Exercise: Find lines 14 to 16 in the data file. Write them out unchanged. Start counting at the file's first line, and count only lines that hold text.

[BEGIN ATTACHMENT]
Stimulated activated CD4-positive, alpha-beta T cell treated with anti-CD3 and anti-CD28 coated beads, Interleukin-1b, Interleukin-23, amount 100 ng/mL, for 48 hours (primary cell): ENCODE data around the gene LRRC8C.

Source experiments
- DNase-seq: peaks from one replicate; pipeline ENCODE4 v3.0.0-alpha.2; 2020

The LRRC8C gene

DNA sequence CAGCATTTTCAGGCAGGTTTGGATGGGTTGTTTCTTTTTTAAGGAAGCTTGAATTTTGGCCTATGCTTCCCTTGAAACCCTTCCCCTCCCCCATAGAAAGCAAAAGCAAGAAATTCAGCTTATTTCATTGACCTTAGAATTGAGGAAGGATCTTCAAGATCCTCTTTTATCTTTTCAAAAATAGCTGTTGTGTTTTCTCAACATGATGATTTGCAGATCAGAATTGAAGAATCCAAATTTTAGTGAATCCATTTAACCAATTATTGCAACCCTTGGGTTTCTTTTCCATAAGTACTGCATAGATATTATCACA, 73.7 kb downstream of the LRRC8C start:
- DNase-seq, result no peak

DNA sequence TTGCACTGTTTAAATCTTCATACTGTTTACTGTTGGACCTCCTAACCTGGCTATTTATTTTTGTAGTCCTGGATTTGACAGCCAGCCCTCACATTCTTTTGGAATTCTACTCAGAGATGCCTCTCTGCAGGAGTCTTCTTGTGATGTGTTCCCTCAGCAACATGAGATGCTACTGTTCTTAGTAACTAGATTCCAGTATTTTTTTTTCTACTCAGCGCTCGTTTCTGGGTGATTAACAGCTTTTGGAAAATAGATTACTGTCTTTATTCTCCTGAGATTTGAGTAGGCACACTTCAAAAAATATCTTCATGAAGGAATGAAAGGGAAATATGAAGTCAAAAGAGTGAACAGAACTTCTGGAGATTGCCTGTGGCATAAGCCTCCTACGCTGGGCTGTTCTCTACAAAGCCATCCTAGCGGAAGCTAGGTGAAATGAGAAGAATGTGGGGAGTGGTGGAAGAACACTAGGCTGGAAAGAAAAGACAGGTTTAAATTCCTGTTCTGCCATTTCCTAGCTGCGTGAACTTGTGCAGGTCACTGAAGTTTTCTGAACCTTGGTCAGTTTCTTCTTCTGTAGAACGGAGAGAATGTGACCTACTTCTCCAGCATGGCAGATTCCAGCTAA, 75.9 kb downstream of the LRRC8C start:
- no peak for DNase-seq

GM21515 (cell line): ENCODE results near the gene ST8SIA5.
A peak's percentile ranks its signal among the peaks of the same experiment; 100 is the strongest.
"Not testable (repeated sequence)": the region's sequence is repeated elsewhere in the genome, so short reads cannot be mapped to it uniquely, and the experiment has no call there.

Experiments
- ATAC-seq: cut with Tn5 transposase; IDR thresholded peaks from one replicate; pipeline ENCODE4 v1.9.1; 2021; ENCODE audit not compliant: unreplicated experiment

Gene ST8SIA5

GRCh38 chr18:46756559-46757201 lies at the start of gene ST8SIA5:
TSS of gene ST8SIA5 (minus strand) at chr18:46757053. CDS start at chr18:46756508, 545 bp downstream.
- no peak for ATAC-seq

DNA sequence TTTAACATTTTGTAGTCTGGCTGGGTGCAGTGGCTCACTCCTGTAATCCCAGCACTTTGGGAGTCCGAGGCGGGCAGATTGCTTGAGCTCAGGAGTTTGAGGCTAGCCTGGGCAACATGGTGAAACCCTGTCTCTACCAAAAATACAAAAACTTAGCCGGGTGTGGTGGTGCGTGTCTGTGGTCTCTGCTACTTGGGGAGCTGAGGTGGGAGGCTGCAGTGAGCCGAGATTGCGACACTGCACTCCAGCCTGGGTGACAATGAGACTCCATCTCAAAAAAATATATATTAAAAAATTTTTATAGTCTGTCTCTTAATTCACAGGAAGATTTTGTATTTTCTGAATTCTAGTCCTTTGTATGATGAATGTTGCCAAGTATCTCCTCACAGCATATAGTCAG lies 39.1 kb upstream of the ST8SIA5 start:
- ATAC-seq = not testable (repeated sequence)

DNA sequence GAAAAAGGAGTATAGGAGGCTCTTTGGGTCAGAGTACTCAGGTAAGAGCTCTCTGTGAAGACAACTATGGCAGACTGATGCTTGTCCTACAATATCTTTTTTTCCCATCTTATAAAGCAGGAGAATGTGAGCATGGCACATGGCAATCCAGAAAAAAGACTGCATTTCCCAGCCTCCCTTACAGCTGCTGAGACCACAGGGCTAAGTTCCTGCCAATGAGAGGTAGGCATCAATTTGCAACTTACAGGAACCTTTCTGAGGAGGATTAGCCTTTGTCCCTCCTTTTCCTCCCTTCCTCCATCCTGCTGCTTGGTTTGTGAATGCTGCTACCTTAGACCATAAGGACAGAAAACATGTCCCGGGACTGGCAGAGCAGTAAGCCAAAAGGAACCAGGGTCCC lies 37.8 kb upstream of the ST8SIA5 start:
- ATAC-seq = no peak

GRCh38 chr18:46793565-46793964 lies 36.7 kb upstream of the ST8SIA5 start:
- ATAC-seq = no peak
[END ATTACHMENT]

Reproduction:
Gene ST8SIA5

GRCh38 chr18:46756559-46757201 lies at the start of gene ST8SIA5:
TSS of gene ST8SIA5 (minus strand) at chr18:46757053. CDS start at chr18:46756508, 545 bp downstream.